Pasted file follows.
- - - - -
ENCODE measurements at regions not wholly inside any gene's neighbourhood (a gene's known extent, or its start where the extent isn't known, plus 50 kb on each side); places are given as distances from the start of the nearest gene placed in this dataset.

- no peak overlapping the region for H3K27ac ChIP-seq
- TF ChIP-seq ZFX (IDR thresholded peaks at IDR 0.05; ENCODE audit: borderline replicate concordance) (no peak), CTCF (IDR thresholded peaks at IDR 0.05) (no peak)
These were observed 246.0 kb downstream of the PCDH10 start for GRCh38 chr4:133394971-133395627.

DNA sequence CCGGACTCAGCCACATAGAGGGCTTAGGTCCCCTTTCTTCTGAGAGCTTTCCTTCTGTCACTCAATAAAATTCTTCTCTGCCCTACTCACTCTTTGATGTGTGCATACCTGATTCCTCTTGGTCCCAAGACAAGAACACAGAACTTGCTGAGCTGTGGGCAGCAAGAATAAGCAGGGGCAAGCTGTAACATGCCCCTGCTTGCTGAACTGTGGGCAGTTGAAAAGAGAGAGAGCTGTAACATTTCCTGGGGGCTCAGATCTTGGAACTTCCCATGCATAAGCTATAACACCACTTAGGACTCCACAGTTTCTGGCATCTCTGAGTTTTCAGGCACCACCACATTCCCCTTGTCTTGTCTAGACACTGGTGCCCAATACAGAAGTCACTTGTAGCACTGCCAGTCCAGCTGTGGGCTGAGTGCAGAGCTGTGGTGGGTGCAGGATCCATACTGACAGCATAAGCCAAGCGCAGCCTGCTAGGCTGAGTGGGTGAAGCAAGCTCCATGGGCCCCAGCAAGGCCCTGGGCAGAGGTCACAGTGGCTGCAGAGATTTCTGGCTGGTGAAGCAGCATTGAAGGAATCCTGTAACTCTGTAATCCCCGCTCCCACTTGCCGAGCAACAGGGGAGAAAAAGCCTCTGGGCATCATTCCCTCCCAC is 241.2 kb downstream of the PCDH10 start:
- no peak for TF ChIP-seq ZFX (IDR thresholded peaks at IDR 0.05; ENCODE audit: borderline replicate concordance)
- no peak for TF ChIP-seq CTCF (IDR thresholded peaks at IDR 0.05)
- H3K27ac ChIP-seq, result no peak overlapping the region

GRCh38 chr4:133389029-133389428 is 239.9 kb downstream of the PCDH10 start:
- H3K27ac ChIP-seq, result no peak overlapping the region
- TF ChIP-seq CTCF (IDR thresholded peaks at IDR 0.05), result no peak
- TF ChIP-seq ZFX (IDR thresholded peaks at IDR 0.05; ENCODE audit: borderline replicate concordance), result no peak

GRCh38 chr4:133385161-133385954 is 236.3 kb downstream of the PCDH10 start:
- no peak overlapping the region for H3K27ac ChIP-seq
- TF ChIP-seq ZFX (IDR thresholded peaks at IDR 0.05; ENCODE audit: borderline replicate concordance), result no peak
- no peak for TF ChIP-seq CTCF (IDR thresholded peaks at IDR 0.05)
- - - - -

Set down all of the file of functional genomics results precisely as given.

ENCODE measurements at regions not wholly inside any gene's neighbourhood (a gene's known extent, or its start where the extent isn't known, plus 50 kb on each side); places are given as distances from the start of the nearest gene placed in this dataset.

- no peak overlapping the region for H3K27ac ChIP-seq
- TF ChIP-seq ZFX (IDR thresholded peaks at IDR 0.05; ENCODE audit: borderline replicate concordance) (no peak), CTCF (IDR thresholded peaks at IDR 0.05) (no peak)
These were observed 246.0 kb downstream of the PCDH10 start for GRCh38 chr4:133394971-133395627.

DNA sequence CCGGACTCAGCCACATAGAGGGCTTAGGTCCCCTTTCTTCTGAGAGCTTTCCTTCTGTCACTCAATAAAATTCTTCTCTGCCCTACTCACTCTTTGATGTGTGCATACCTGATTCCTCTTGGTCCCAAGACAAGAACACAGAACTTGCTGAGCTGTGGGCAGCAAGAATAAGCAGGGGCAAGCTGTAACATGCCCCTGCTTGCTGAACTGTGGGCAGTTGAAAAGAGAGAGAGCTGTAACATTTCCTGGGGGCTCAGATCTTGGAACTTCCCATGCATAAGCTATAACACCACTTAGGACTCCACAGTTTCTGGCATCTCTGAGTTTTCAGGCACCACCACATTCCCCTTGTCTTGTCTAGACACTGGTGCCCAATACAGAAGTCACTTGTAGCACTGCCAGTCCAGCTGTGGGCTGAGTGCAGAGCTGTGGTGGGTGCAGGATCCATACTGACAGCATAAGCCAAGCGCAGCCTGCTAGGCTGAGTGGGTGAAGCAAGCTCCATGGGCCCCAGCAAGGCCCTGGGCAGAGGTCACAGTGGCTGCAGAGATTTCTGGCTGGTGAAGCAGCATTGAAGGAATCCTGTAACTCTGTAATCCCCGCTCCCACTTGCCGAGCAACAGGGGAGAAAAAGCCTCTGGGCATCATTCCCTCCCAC is 241.2 kb downstream of the PCDH10 start:
- no peak for TF ChIP-seq ZFX (IDR thresholded peaks at IDR 0.05; ENCODE audit: borderline replicate concordance)
- no peak for TF ChIP-seq CTCF (IDR thresholded peaks at IDR 0.05)
- H3K27ac ChIP-seq, result no peak overlapping the region

GRCh38 chr4:133389029-133389428 is 239.9 kb downstream of the PCDH10 start:
- H3K27ac ChIP-seq, result no peak overlapping the region
- TF ChIP-seq CTCF (IDR thresholded peaks at IDR 0.05), result no peak
- TF ChIP-seq ZFX (IDR thresholded peaks at IDR 0.05; ENCODE audit: borderline replicate concordance), result no peak

GRCh38 chr4:133385161-133385954 is 236.3 kb downstream of the PCDH10 start:
- no peak overlapping the region for H3K27ac ChIP-seq
- TF ChIP-seq ZFX (IDR thresholded peaks at IDR 0.05; ENCODE audit: borderline replicate concordance), result no peak
- no peak for TF ChIP-seq CTCF (IDR thresholded peaks at IDR 0.05)